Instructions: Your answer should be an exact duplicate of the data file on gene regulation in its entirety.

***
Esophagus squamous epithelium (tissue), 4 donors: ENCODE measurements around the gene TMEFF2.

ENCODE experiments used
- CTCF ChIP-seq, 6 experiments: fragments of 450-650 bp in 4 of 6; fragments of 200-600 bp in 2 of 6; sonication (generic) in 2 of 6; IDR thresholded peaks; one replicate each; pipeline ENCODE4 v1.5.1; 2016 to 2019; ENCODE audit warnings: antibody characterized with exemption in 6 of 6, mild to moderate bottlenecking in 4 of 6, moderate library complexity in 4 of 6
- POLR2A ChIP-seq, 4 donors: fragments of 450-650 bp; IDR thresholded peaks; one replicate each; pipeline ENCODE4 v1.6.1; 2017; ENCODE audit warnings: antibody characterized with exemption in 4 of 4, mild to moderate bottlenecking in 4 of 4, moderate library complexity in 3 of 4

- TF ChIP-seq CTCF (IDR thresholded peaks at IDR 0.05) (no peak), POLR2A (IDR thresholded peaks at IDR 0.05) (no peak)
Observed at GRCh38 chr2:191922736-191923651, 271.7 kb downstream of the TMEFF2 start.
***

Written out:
Esophagus squamous epithelium (tissue), 4 donors: ENCODE measurements around the gene TMEFF2.

ENCODE experiments used
- CTCF ChIP-seq, 6 experiments: fragments of 450-650 bp in 4 of 6; fragments of 200-600 bp in 2 of 6; sonication (generic) in 2 of 6; IDR thresholded peaks; one replicate each; pipeline ENCODE4 v1.5.1; 2016 to 2019; ENCODE audit warnings: antibody characterized with exemption in 6 of 6, mild to moderate bottlenecking in 4 of 6, moderate library complexity in 4 of 6
- POLR2A ChIP-seq, 4 donors: fragments of 450-650 bp; IDR thresholded peaks; one replicate each; pipeline ENCODE4 v1.6.1; 2017; ENCODE audit warnings: antibody characterized with exemption in 4 of 4, mild to moderate bottlenecking in 4 of 4, moderate library complexity in 3 of 4

- TF ChIP-seq CTCF (IDR thresholded peaks at IDR 0.05) (no peak), POLR2A (IDR thresholded peaks at IDR 0.05) (no peak)
Observed at GRCh38 chr2:191922736-191923651, 271.7 kb downstream of the TMEFF2 start.